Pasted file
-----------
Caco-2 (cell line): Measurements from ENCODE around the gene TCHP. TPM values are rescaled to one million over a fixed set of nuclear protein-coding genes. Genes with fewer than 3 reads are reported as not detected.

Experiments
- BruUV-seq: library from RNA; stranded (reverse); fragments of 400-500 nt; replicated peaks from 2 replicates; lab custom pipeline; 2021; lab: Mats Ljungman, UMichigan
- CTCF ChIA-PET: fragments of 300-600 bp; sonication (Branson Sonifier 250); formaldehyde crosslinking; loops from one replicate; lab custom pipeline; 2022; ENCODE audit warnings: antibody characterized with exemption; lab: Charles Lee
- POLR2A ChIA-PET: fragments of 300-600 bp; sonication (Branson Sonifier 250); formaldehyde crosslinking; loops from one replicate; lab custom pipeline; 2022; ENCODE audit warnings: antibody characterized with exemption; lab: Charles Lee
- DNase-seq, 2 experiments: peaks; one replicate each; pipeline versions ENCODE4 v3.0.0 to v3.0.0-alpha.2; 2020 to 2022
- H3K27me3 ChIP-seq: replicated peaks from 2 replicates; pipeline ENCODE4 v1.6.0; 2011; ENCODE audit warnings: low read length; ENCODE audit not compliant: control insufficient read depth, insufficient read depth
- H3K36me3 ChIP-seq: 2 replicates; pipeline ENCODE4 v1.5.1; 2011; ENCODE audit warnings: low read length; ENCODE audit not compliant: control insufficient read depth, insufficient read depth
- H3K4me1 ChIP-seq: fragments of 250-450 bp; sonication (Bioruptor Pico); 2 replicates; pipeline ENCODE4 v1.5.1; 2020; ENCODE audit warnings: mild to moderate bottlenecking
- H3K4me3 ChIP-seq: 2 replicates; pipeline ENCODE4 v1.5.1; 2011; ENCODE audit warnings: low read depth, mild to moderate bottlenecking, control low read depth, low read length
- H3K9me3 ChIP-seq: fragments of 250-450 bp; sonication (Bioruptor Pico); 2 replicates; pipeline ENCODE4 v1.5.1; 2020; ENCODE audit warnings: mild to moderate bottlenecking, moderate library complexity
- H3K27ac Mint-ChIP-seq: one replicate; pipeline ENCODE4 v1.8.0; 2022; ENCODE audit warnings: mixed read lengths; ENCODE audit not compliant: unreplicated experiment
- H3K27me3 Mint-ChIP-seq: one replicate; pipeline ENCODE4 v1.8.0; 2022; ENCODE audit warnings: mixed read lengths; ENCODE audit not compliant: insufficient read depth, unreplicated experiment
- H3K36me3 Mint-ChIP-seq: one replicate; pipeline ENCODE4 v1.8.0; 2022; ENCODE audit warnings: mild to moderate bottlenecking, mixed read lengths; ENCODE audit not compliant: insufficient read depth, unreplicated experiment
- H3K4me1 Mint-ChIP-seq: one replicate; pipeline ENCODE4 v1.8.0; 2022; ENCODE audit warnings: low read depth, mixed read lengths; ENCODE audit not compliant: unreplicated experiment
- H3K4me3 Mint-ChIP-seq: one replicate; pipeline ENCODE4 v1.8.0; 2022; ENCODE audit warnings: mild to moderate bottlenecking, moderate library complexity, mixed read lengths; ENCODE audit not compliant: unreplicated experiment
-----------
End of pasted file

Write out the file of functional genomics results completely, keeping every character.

Caco-2 (cell line): Measurements from ENCODE around the gene TCHP. TPM values are rescaled to one million over a fixed set of nuclear protein-coding genes. Genes with fewer than 3 reads are reported as not detected.

Experiments
- BruUV-seq: library from RNA; stranded (reverse); fragments of 400-500 nt; replicated peaks from 2 replicates; lab custom pipeline; 2021; lab: Mats Ljungman, UMichigan
- CTCF ChIA-PET: fragments of 300-600 bp; sonication (Branson Sonifier 250); formaldehyde crosslinking; loops from one replicate; lab custom pipeline; 2022; ENCODE audit warnings: antibody characterized with exemption; lab: Charles Lee
- POLR2A ChIA-PET: fragments of 300-600 bp; sonication (Branson Sonifier 250); formaldehyde crosslinking; loops from one replicate; lab custom pipeline; 2022; ENCODE audit warnings: antibody characterized with exemption; lab: Charles Lee
- DNase-seq, 2 experiments: peaks; one replicate each; pipeline versions ENCODE4 v3.0.0 to v3.0.0-alpha.2; 2020 to 2022
- H3K27me3 ChIP-seq: replicated peaks from 2 replicates; pipeline ENCODE4 v1.6.0; 2011; ENCODE audit warnings: low read length; ENCODE audit not compliant: control insufficient read depth, insufficient read depth
- H3K36me3 ChIP-seq: 2 replicates; pipeline ENCODE4 v1.5.1; 2011; ENCODE audit warnings: low read length; ENCODE audit not compliant: control insufficient read depth, insufficient read depth
- H3K4me1 ChIP-seq: fragments of 250-450 bp; sonication (Bioruptor Pico); 2 replicates; pipeline ENCODE4 v1.5.1; 2020; ENCODE audit warnings: mild to moderate bottlenecking
- H3K4me3 ChIP-seq: 2 replicates; pipeline ENCODE4 v1.5.1; 2011; ENCODE audit warnings: low read depth, mild to moderate bottlenecking, control low read depth, low read length
- H3K9me3 ChIP-seq: fragments of 250-450 bp; sonication (Bioruptor Pico); 2 replicates; pipeline ENCODE4 v1.5.1; 2020; ENCODE audit warnings: mild to moderate bottlenecking, moderate library complexity
- H3K27ac Mint-ChIP-seq: one replicate; pipeline ENCODE4 v1.8.0; 2022; ENCODE audit warnings: mixed read lengths; ENCODE audit not compliant: unreplicated experiment
- H3K27me3 Mint-ChIP-seq: one replicate; pipeline ENCODE4 v1.8.0; 2022; ENCODE audit warnings: mixed read lengths; ENCODE audit not compliant: insufficient read depth, unreplicated experiment
- H3K36me3 Mint-ChIP-seq: one replicate; pipeline ENCODE4 v1.8.0; 2022; ENCODE audit warnings: mild to moderate bottlenecking, mixed read lengths; ENCODE audit not compliant: insufficient read depth, unreplicated experiment
- H3K4me1 Mint-ChIP-seq: one replicate; pipeline ENCODE4 v1.8.0; 2022; ENCODE audit warnings: low read depth, mixed read lengths; ENCODE audit not compliant: unreplicated experiment
- H3K4me3 Mint-ChIP-seq: one replicate; pipeline ENCODE4 v1.8.0; 2022; ENCODE audit warnings: mild to moderate bottlenecking, moderate library complexity, mixed read lengths; ENCODE audit not compliant: unreplicated experiment